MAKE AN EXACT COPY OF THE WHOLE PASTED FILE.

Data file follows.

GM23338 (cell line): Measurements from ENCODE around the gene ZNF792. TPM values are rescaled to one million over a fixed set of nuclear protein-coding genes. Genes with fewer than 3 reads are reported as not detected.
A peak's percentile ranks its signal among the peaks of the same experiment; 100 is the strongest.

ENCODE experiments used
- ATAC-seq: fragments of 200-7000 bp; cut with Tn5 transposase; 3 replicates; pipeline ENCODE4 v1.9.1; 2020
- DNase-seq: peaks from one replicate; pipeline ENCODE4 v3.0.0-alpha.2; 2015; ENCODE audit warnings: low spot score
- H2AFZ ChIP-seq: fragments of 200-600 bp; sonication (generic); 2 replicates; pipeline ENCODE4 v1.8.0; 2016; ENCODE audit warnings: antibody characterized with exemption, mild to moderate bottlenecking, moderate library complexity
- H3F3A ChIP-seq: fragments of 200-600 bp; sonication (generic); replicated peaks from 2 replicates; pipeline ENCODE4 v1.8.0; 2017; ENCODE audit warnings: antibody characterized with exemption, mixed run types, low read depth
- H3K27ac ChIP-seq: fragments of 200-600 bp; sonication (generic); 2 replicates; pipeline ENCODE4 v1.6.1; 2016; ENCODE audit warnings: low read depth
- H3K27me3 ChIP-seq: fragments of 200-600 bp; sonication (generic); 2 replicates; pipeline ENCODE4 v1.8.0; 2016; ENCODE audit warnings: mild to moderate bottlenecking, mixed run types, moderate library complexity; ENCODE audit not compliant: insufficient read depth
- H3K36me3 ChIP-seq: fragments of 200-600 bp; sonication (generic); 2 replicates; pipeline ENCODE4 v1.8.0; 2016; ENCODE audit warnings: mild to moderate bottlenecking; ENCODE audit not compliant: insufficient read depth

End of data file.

GM23338 (cell line): Measurements from ENCODE around the gene ZNF792. TPM values are rescaled to one million over a fixed set of nuclear protein-coding genes. Genes with fewer than 3 reads are reported as not detected.
A peak's percentile ranks its signal among the peaks of the same experiment; 100 is the strongest.

ENCODE experiments used
- ATAC-seq: fragments of 200-7000 bp; cut with Tn5 transposase; 3 replicates; pipeline ENCODE4 v1.9.1; 2020
- DNase-seq: peaks from one replicate; pipeline ENCODE4 v3.0.0-alpha.2; 2015; ENCODE audit warnings: low spot score
- H2AFZ ChIP-seq: fragments of 200-600 bp; sonication (generic); 2 replicates; pipeline ENCODE4 v1.8.0; 2016; ENCODE audit warnings: antibody characterized with exemption, mild to moderate bottlenecking, moderate library complexity
- H3F3A ChIP-seq: fragments of 200-600 bp; sonication (generic); replicated peaks from 2 replicates; pipeline ENCODE4 v1.8.0; 2017; ENCODE audit warnings: antibody characterized with exemption, mixed run types, low read depth
- H3K27ac ChIP-seq: fragments of 200-600 bp; sonication (generic); 2 replicates; pipeline ENCODE4 v1.6.1; 2016; ENCODE audit warnings: low read depth
- H3K27me3 ChIP-seq: fragments of 200-600 bp; sonication (generic); 2 replicates; pipeline ENCODE4 v1.8.0; 2016; ENCODE audit warnings: mild to moderate bottlenecking, mixed run types, moderate library complexity; ENCODE audit not compliant: insufficient read depth
- H3K36me3 ChIP-seq: fragments of 200-600 bp; sonication (generic); 2 replicates; pipeline ENCODE4 v1.8.0; 2016; ENCODE audit warnings: mild to moderate bottlenecking; ENCODE audit not compliant: insufficient read depth